|Marlowe Monologue by Josephine Preston Peabody|
- MARLOWE: Hands off, I say!
- Stay then, and every devil may come to hear,
- And heaven may have it's laugh! I ever speak
- As if there were a Something there to listen:
- The shadow of the little mind, grotesque,
- Confident, helpless, thrown upon the clouds
- To serve him for a god. And I have sworn
- There is no God. --Ah, but there should be one!
- There should be one. And there's the bitterness
- Of this unending torture-place for men;
- For the proud soul who craves a Perfectness
- That might out-wear the rotting of all things
- Rooted in earth, that bloom so piercing fair
- A little while, a little while,--O God,
- The little while!...
- No, something, something perfect, man or beast!
- What is it all, without?--And what's a man?
- To go a blind way seeking here and there,
- Spending and spending for the Beautiful,
- On shams and shows, and clay that worms devour;
- Banquet and famine, till all's gone, all's gone;
- And he is fain to fill that tortured craving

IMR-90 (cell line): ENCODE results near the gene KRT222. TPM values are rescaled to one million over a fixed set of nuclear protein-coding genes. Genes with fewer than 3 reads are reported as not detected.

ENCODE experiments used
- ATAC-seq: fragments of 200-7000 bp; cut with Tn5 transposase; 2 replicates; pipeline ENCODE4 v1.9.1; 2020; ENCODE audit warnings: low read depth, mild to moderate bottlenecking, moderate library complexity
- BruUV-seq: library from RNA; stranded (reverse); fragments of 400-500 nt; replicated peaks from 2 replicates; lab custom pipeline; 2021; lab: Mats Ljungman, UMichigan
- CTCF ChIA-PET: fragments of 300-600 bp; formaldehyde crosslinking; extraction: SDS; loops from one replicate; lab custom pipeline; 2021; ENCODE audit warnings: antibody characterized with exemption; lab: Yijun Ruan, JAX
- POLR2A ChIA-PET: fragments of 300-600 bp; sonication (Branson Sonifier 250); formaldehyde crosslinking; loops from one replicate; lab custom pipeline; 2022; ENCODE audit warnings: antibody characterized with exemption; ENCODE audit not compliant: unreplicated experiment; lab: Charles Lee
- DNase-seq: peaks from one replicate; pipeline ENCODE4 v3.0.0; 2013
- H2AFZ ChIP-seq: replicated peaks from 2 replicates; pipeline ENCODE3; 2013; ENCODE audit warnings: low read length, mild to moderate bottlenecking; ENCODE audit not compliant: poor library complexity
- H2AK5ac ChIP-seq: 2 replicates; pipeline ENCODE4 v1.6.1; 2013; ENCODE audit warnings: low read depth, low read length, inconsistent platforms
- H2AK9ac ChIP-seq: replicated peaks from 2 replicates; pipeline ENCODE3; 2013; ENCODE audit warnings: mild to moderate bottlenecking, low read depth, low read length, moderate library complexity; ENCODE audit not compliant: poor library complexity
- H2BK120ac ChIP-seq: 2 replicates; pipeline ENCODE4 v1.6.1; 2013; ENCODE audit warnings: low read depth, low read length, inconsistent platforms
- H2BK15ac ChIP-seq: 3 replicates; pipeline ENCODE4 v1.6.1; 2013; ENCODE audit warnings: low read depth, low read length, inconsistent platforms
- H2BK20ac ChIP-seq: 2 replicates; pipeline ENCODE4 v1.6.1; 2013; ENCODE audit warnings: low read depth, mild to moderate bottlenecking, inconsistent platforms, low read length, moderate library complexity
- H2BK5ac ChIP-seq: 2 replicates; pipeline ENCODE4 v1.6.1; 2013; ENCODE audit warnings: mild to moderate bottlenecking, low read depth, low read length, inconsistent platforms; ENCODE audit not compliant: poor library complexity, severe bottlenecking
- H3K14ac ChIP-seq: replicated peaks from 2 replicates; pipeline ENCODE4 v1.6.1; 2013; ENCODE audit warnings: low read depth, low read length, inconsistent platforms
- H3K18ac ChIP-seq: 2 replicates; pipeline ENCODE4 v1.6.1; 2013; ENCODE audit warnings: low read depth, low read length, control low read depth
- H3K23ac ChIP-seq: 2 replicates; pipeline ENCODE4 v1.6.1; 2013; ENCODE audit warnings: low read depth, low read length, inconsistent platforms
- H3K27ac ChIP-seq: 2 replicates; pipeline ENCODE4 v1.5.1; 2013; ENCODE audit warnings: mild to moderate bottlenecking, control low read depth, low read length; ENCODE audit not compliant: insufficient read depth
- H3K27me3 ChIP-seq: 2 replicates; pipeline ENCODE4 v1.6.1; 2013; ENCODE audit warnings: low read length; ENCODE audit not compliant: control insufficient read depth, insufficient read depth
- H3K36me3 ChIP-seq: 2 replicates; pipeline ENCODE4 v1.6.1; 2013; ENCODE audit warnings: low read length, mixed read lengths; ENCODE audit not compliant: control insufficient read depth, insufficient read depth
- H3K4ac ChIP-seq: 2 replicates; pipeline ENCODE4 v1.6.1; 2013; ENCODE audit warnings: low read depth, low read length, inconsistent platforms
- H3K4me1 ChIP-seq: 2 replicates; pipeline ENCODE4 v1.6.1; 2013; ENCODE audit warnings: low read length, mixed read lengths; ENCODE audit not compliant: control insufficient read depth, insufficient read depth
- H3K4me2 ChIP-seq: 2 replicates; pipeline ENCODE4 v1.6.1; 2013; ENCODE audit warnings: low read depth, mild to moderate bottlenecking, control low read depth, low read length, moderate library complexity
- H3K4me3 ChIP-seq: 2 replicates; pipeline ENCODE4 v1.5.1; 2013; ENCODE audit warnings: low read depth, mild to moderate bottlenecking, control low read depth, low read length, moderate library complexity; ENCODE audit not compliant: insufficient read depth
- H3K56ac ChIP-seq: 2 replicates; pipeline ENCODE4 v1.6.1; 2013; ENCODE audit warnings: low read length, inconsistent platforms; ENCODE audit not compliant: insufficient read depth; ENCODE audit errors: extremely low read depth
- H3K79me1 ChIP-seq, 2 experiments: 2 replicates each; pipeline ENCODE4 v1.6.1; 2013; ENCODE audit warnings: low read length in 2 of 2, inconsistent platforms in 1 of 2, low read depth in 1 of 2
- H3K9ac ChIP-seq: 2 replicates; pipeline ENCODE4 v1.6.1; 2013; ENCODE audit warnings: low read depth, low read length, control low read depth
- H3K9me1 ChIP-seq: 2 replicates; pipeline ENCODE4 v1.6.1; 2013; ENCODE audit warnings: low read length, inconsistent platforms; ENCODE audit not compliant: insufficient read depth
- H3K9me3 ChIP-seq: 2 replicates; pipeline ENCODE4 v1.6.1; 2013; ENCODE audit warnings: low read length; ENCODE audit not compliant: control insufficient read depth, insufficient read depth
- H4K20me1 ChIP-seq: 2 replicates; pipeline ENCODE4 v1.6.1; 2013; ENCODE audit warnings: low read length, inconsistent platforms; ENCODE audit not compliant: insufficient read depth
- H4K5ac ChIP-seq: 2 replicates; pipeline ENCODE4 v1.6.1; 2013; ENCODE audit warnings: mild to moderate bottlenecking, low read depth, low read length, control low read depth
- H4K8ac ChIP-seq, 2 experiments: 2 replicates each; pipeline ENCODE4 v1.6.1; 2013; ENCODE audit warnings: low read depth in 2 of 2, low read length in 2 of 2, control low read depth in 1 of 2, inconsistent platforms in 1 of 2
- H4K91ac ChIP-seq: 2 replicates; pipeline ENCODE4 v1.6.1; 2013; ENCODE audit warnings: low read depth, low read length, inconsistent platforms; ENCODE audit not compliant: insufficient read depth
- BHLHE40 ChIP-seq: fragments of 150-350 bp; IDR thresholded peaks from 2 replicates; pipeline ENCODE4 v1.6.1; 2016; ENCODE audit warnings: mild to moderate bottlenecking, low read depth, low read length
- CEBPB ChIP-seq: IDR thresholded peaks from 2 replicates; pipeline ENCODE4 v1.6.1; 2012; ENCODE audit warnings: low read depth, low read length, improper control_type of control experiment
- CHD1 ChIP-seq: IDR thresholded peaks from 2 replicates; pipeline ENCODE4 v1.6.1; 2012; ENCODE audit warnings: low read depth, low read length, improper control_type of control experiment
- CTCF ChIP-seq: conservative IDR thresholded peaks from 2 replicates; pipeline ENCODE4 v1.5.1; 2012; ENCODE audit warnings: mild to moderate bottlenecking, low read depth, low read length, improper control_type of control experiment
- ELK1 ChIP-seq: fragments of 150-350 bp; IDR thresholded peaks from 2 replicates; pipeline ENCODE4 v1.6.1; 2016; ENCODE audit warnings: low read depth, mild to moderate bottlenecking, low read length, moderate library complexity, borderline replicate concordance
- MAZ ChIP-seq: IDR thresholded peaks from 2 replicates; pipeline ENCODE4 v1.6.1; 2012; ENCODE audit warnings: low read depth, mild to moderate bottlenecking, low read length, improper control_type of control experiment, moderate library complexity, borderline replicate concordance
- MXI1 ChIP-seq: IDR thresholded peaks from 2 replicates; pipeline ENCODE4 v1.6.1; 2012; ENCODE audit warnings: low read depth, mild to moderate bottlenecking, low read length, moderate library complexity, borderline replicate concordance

- With husks the swine do eat. --Almighty Void!
- And there is nothing there for me to curse,
- In this despair. I tell thee, I have come
- Unto a horror no man dreams upon.
- Nothing is left and nothing is, to curse.
- For you may hear the crying of the wind,
- Crying despair and darkness round the earth,
- Without a hope of rest. But who has caught
- That torturer by the gray, ancient locks,
- Or who can stab the wind? Hast ever thought
- Of the thirst of hatred with no thing to hate?
- Here, here behold me with my enemy! --
- The Void!
Credits: Reprinted from Marlowe: A Drama in Five Acts. Josephine Preston Peabody. New York: Houghton Mifflin & Co., 1901.